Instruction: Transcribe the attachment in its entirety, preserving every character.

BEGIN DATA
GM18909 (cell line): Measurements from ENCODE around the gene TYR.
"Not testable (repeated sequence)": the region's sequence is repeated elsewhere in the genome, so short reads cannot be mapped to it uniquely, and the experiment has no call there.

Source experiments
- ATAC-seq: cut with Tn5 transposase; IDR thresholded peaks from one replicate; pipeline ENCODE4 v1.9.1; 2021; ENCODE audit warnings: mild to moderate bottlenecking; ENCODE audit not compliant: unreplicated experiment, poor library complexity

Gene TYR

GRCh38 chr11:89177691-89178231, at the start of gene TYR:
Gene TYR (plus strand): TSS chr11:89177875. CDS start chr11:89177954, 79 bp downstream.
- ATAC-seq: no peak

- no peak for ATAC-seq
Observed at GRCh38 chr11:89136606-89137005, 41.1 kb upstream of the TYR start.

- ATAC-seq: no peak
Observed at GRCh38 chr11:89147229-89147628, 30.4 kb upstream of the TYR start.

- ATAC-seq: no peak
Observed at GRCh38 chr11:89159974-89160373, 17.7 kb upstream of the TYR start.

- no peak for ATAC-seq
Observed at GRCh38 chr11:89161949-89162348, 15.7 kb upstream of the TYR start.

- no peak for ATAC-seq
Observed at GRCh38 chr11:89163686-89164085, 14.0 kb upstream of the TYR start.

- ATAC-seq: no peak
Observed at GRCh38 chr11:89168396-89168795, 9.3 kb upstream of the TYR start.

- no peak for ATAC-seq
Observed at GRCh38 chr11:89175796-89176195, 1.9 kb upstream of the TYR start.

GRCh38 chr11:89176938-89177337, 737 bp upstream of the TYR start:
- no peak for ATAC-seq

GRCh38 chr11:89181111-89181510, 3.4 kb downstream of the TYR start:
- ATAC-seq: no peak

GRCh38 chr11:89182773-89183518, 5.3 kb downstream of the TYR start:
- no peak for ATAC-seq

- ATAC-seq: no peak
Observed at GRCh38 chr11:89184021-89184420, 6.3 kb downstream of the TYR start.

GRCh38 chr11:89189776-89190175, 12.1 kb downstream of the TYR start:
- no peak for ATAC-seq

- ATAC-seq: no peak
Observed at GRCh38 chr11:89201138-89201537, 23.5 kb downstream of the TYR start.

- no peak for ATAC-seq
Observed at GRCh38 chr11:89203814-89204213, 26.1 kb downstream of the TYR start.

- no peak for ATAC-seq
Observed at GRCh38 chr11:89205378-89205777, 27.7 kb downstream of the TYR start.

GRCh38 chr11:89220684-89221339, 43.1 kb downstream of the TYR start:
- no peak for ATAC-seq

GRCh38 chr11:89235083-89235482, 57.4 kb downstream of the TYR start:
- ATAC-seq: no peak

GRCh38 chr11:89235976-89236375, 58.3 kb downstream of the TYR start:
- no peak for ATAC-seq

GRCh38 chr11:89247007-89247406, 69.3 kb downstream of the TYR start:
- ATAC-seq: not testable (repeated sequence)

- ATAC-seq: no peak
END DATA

GM18909 (cell line): Measurements from ENCODE around the gene TYR.
"Not testable (repeated sequence)": the region's sequence is repeated elsewhere in the genome, so short reads cannot be mapped to it uniquely, and the experiment has no call there.

Source experiments
- ATAC-seq: cut with Tn5 transposase; IDR thresholded peaks from one replicate; pipeline ENCODE4 v1.9.1; 2021; ENCODE audit warnings: mild to moderate bottlenecking; ENCODE audit not compliant: unreplicated experiment, poor library complexity

Gene TYR

GRCh38 chr11:89177691-89178231, at the start of gene TYR:
Gene TYR (plus strand): TSS chr11:89177875. CDS start chr11:89177954, 79 bp downstream.
- ATAC-seq: no peak

- no peak for ATAC-seq
Observed at GRCh38 chr11:89136606-89137005, 41.1 kb upstream of the TYR start.

- ATAC-seq: no peak
Observed at GRCh38 chr11:89147229-89147628, 30.4 kb upstream of the TYR start.

- ATAC-seq: no peak
Observed at GRCh38 chr11:89159974-89160373, 17.7 kb upstream of the TYR start.

- no peak for ATAC-seq
Observed at GRCh38 chr11:89161949-89162348, 15.7 kb upstream of the TYR start.

- no peak for ATAC-seq
Observed at GRCh38 chr11:89163686-89164085, 14.0 kb upstream of the TYR start.

- ATAC-seq: no peak
Observed at GRCh38 chr11:89168396-89168795, 9.3 kb upstream of the TYR start.

- no peak for ATAC-seq
Observed at GRCh38 chr11:89175796-89176195, 1.9 kb upstream of the TYR start.

GRCh38 chr11:89176938-89177337, 737 bp upstream of the TYR start:
- no peak for ATAC-seq

GRCh38 chr11:89181111-89181510, 3.4 kb downstream of the TYR start:
- ATAC-seq: no peak

GRCh38 chr11:89182773-89183518, 5.3 kb downstream of the TYR start:
- no peak for ATAC-seq

- ATAC-seq: no peak
Observed at GRCh38 chr11:89184021-89184420, 6.3 kb downstream of the TYR start.

GRCh38 chr11:89189776-89190175, 12.1 kb downstream of the TYR start:
- no peak for ATAC-seq

- ATAC-seq: no peak
Observed at GRCh38 chr11:89201138-89201537, 23.5 kb downstream of the TYR start.

- no peak for ATAC-seq
Observed at GRCh38 chr11:89203814-89204213, 26.1 kb downstream of the TYR start.

- no peak for ATAC-seq
Observed at GRCh38 chr11:89205378-89205777, 27.7 kb downstream of the TYR start.

GRCh38 chr11:89220684-89221339, 43.1 kb downstream of the TYR start:
- no peak for ATAC-seq

GRCh38 chr11:89235083-89235482, 57.4 kb downstream of the TYR start:
- ATAC-seq: no peak

GRCh38 chr11:89235976-89236375, 58.3 kb downstream of the TYR start:
- no peak for ATAC-seq

GRCh38 chr11:89247007-89247406, 69.3 kb downstream of the TYR start:
- ATAC-seq: not testable (repeated sequence)

- ATAC-seq: no peak